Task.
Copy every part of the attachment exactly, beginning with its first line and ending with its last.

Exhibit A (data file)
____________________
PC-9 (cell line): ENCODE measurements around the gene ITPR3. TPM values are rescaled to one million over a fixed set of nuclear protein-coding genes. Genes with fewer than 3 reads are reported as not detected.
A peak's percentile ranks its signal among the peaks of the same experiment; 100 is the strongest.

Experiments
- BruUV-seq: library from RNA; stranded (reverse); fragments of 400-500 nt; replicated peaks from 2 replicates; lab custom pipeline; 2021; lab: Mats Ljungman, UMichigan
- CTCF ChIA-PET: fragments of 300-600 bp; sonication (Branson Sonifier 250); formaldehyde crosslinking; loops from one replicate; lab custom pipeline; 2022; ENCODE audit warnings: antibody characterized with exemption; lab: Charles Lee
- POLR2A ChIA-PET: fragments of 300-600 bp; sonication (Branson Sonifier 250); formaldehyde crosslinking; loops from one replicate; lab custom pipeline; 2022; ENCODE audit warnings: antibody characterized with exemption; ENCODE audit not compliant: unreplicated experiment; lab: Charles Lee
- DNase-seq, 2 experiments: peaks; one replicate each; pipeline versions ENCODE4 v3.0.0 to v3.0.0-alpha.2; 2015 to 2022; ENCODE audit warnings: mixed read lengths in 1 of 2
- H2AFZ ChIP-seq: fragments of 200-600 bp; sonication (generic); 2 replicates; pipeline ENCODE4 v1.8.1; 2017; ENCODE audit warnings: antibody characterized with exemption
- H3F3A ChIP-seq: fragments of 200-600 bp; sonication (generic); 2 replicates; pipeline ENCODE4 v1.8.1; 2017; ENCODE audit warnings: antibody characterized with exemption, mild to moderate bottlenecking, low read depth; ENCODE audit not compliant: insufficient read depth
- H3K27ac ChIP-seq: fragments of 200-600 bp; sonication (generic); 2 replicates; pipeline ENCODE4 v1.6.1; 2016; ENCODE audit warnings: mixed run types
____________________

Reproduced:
PC-9 (cell line): ENCODE measurements around the gene ITPR3. TPM values are rescaled to one million over a fixed set of nuclear protein-coding genes. Genes with fewer than 3 reads are reported as not detected.
A peak's percentile ranks its signal among the peaks of the same experiment; 100 is the strongest.

Experiments
- BruUV-seq: library from RNA; stranded (reverse); fragments of 400-500 nt; replicated peaks from 2 replicates; lab custom pipeline; 2021; lab: Mats Ljungman, UMichigan
- CTCF ChIA-PET: fragments of 300-600 bp; sonication (Branson Sonifier 250); formaldehyde crosslinking; loops from one replicate; lab custom pipeline; 2022; ENCODE audit warnings: antibody characterized with exemption; lab: Charles Lee
- POLR2A ChIA-PET: fragments of 300-600 bp; sonication (Branson Sonifier 250); formaldehyde crosslinking; loops from one replicate; lab custom pipeline; 2022; ENCODE audit warnings: antibody characterized with exemption; ENCODE audit not compliant: unreplicated experiment; lab: Charles Lee
- DNase-seq, 2 experiments: peaks; one replicate each; pipeline versions ENCODE4 v3.0.0 to v3.0.0-alpha.2; 2015 to 2022; ENCODE audit warnings: mixed read lengths in 1 of 2
- H2AFZ ChIP-seq: fragments of 200-600 bp; sonication (generic); 2 replicates; pipeline ENCODE4 v1.8.1; 2017; ENCODE audit warnings: antibody characterized with exemption
- H3F3A ChIP-seq: fragments of 200-600 bp; sonication (generic); 2 replicates; pipeline ENCODE4 v1.8.1; 2017; ENCODE audit warnings: antibody characterized with exemption, mild to moderate bottlenecking, low read depth; ENCODE audit not compliant: insufficient read depth
- H3K27ac ChIP-seq: fragments of 200-600 bp; sonication (generic); 2 replicates; pipeline ENCODE4 v1.6.1; 2016; ENCODE audit warnings: mixed run types